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  • After Eunuchs: Science, Medicine, and the Transformation of Sex in Modern China by Howard Chiang
  • Emily Baum
Howard Chiang. After Eunuchs: Science, Medicine, and the Transformation of Sex in Modern China. New York: Columbia University Press, 2018. 416 pp. $65.00 (978-0-2311-8578-3).

In the past few years, Howard Chiang has edited or co-edited an astounding number of scholarly volumes on topics ranging from psychiatry and sexuality in China to Sinophone studies. In his first single-authored monograph, Chiang brings together these various intellectual projects to chart a genealogy of sex in Republican-era China and 1950s Taiwan. Chiang's goal in After Eunuchs is to [End Page 631] demonstrate how sexual knowledge became a crucial element in Chinese modernity. As he argues, the historical transformations of twentieth-century China coevolved with changing conceptions of sex and gender. Progressing from Confucian kinship relations to a more scientific and naturalized vision of sex, these transformations in sexual epistemology were enabled by the gradual rise of bio-medicine in China and its attendant ways of visualizing (and pathologizing) the human body.

One of Chiang's most creative claims is that it is possible to trace a direct lineage from the demise of eunuchism in the early twentieth century to the emergence of transsexuality in the Cold War era. (In an explanatory footnote, Chiang justifies his use of the term "transsexual" by appealing to historical accuracy.) The book therefore proceeds chronologically, emphasizing subsequent modes of understanding sex and sexuality as they were translated from Western sources and expounded in Chinese-language texts and medical journals. Throughout, Chiang draws from gender and queer theory to substantiate his claim that the 1920s were a pivotal turning point in the history of Chinese sexual science.

The bodily experience of eunuchs is the focus of chapter 1. Despite their physical inability to reproduce, eunuchs retained a masculine identity and contributed to their own social reproduction by overseeing the castration of other eunuchs. Chapter 2 explores the rise of new visual techniques that enabled sex to become an object of biomedical observation. By depicting the anatomical sex differences of higher level organisms, Western physicians like Benjamin Hobson introduced new understandings of sex dimorphism in which all species could be divided into ci (female) or xiong (male). This new vision of naturalized gender was enabled, Chiang insists, through a "dissection-based realism" (p. 75) that allowed for novel ways of seeing the body. Chapter 3 charts the rise of sexology in China in the 1920s. Relying on Michel Foucault's concept of scientia sexualis, whereby sex was integrated into secular scientific discourse, Chiang evaluates the work of early sexologists like Zhang Jingsheng and Pan Guangdan who sought to understand sex through the analysis of scientific "facts."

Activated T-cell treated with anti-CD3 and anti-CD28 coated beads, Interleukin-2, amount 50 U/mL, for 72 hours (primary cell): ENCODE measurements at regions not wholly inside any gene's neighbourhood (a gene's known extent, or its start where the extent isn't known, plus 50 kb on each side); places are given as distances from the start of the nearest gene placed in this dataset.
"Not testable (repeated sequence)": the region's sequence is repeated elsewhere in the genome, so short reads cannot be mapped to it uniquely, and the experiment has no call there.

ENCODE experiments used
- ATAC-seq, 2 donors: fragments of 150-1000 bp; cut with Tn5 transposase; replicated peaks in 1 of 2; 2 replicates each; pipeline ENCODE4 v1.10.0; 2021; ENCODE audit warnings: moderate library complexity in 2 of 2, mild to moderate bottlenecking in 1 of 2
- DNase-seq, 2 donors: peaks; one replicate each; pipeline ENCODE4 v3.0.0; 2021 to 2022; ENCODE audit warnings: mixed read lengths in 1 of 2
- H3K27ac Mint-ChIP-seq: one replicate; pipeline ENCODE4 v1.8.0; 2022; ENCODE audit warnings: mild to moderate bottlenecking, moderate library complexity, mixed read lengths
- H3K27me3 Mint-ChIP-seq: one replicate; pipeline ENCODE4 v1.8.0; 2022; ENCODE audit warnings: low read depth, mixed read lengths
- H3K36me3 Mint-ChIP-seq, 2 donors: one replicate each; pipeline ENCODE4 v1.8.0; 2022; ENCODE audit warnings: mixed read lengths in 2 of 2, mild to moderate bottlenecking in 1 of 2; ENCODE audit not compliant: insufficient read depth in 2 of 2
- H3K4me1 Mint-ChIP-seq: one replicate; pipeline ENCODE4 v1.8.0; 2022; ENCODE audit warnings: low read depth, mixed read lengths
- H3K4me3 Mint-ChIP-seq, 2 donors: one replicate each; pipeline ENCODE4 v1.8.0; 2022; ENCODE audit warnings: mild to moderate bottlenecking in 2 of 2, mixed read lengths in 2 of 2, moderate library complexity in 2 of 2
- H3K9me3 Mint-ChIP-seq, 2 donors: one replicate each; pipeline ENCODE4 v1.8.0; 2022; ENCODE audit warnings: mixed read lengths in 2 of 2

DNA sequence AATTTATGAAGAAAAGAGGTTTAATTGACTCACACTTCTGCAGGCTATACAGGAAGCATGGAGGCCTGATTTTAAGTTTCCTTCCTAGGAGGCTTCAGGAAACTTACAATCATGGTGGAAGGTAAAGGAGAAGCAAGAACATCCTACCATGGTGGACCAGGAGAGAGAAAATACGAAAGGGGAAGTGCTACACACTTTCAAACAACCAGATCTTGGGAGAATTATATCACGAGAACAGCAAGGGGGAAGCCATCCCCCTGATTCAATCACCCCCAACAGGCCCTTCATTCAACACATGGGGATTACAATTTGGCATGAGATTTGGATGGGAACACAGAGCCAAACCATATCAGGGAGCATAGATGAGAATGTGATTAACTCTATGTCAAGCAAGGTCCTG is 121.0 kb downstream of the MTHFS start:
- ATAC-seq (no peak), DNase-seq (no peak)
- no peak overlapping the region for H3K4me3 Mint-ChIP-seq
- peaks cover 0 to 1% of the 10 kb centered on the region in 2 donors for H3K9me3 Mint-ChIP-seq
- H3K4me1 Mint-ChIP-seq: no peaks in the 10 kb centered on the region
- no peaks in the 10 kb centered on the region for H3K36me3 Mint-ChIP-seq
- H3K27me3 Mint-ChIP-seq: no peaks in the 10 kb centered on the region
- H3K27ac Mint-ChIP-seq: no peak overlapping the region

The final two chapters foreground the plausibility of sex transformation and the possibility that men and women inhabited two versions of a "universal body" (p. 178). Between the 1920s and 1940s, Chinese sexologists turned from an anatomical to a chemical understanding of sex, one in which sex was measured quantitatively rather than qualitatively. These ideas attracted the attention of the general public through popularly circulating stories like that of Yao Jinping, a woman who claimed (falsely) to have developed the genitalia of a man. The final chapter turns to 1950s Taiwan and the story of Xie Jianshun, an intersex male soldier who, under the lens of medical science, is revealed to be biologically female. Billed as the "Chinese Christine [Jorgenson]," Xie's story is at once revelatory and disturbing. Despite Xie's desire to remain a heterosexual man, physicians give precedence to her perceived biology over her gendered identity and undertake several surgeries to transform her into a woman. Xie's sexual marginality, Chiang concludes, maps neatly onto Taiwan's global marginality "on the fringes of Chinese-ness" (p. 238). [End Page 632]

While Chiang is mainly concerned with foregrounding major intellectual shifts in Chinese sexual science, I am curious about the persistence of earlier sociomedical constructions of sex and gender and the ways these may have influenced popular understandings of Western discourse. For example, it strikes me that the ease with which sex transformation was accepted...


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